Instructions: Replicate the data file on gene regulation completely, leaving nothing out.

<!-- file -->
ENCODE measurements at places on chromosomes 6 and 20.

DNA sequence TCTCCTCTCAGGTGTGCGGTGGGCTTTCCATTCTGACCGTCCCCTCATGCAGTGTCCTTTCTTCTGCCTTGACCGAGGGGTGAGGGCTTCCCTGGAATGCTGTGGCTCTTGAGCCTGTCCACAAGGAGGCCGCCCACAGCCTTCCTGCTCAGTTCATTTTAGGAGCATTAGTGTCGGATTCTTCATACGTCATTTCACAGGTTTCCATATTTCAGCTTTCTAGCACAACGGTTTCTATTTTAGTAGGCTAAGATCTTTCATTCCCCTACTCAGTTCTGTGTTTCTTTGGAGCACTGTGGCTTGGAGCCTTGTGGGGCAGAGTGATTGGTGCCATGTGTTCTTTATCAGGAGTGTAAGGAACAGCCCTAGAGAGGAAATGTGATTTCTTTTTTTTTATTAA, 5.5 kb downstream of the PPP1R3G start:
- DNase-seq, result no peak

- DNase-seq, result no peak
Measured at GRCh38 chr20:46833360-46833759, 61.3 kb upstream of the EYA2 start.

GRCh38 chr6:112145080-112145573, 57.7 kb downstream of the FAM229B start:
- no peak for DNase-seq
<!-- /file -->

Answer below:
ENCODE measurements at places on chromosomes 6 and 20.

DNA sequence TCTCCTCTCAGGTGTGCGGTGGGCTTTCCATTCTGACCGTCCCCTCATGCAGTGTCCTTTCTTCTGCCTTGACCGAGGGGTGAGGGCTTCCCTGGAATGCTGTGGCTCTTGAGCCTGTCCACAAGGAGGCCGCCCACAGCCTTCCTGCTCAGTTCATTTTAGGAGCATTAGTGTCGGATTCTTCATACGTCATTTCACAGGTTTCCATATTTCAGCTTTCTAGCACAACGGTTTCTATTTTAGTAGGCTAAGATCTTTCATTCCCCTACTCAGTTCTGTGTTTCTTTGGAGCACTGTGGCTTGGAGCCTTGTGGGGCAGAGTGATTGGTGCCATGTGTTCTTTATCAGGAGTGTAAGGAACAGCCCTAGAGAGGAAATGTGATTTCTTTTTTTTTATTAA, 5.5 kb downstream of the PPP1R3G start:
- DNase-seq, result no peak

- DNase-seq, result no peak
Measured at GRCh38 chr20:46833360-46833759, 61.3 kb upstream of the EYA2 start.

GRCh38 chr6:112145080-112145573, 57.7 kb downstream of the FAM229B start:
- no peak for DNase-seq